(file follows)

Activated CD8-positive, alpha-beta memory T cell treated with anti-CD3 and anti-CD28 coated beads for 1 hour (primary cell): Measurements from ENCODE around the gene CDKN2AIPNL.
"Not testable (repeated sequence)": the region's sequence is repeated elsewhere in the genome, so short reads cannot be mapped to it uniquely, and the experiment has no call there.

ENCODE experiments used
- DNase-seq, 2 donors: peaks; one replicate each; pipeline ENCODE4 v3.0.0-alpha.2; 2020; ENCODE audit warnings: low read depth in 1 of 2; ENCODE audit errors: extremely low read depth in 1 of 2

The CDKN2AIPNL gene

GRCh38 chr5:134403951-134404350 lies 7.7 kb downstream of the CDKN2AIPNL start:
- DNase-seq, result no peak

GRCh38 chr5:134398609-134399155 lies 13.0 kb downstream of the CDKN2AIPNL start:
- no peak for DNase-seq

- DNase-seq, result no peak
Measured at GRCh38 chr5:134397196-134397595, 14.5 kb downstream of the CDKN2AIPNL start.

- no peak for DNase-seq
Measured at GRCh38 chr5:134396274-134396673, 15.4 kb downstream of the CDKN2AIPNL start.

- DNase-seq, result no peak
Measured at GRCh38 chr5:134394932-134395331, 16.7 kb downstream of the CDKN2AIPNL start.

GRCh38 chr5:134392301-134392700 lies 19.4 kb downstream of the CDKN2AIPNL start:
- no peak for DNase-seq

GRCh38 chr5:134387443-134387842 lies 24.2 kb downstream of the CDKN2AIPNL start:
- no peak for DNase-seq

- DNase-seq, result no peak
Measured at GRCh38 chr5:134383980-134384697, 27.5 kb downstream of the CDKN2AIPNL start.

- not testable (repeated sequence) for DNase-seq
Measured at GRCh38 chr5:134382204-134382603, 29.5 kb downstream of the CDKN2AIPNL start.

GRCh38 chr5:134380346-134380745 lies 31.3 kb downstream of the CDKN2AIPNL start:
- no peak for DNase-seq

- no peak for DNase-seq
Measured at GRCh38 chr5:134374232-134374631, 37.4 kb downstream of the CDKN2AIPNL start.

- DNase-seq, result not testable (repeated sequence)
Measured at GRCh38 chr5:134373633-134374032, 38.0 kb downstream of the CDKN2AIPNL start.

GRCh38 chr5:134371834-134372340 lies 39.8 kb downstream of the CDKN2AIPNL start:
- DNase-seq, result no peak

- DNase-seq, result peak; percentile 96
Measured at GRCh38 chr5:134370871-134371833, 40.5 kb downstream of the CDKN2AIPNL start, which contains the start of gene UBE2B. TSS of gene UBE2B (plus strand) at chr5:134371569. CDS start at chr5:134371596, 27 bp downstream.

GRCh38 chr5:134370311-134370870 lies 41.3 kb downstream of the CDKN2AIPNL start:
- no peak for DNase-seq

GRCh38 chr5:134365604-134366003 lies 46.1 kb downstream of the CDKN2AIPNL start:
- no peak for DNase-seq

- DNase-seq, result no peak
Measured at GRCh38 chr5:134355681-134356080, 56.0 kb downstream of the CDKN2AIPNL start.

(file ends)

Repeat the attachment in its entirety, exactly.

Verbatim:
Activated CD8-positive, alpha-beta memory T cell treated with anti-CD3 and anti-CD28 coated beads for 1 hour (primary cell): Measurements from ENCODE around the gene CDKN2AIPNL.
"Not testable (repeated sequence)": the region's sequence is repeated elsewhere in the genome, so short reads cannot be mapped to it uniquely, and the experiment has no call there.

ENCODE experiments used
- DNase-seq, 2 donors: peaks; one replicate each; pipeline ENCODE4 v3.0.0-alpha.2; 2020; ENCODE audit warnings: low read depth in 1 of 2; ENCODE audit errors: extremely low read depth in 1 of 2

The CDKN2AIPNL gene

GRCh38 chr5:134403951-134404350 lies 7.7 kb downstream of the CDKN2AIPNL start:
- DNase-seq, result no peak

GRCh38 chr5:134398609-134399155 lies 13.0 kb downstream of the CDKN2AIPNL start:
- no peak for DNase-seq

- DNase-seq, result no peak
Measured at GRCh38 chr5:134397196-134397595, 14.5 kb downstream of the CDKN2AIPNL start.

- no peak for DNase-seq
Measured at GRCh38 chr5:134396274-134396673, 15.4 kb downstream of the CDKN2AIPNL start.

- DNase-seq, result no peak
Measured at GRCh38 chr5:134394932-134395331, 16.7 kb downstream of the CDKN2AIPNL start.

GRCh38 chr5:134392301-134392700 lies 19.4 kb downstream of the CDKN2AIPNL start:
- no peak for DNase-seq

GRCh38 chr5:134387443-134387842 lies 24.2 kb downstream of the CDKN2AIPNL start:
- no peak for DNase-seq

- DNase-seq, result no peak
Measured at GRCh38 chr5:134383980-134384697, 27.5 kb downstream of the CDKN2AIPNL start.

- not testable (repeated sequence) for DNase-seq
Measured at GRCh38 chr5:134382204-134382603, 29.5 kb downstream of the CDKN2AIPNL start.

GRCh38 chr5:134380346-134380745 lies 31.3 kb downstream of the CDKN2AIPNL start:
- no peak for DNase-seq

- no peak for DNase-seq
Measured at GRCh38 chr5:134374232-134374631, 37.4 kb downstream of the CDKN2AIPNL start.

- DNase-seq, result not testable (repeated sequence)
Measured at GRCh38 chr5:134373633-134374032, 38.0 kb downstream of the CDKN2AIPNL start.

GRCh38 chr5:134371834-134372340 lies 39.8 kb downstream of the CDKN2AIPNL start:
- DNase-seq, result no peak

- DNase-seq, result peak; percentile 96
Measured at GRCh38 chr5:134370871-134371833, 40.5 kb downstream of the CDKN2AIPNL start, which contains the start of gene UBE2B. TSS of gene UBE2B (plus strand) at chr5:134371569. CDS start at chr5:134371596, 27 bp downstream.

GRCh38 chr5:134370311-134370870 lies 41.3 kb downstream of the CDKN2AIPNL start:
- no peak for DNase-seq

GRCh38 chr5:134365604-134366003 lies 46.1 kb downstream of the CDKN2AIPNL start:
- no peak for DNase-seq

- DNase-seq, result no peak
Measured at GRCh38 chr5:134355681-134356080, 56.0 kb downstream of the CDKN2AIPNL start.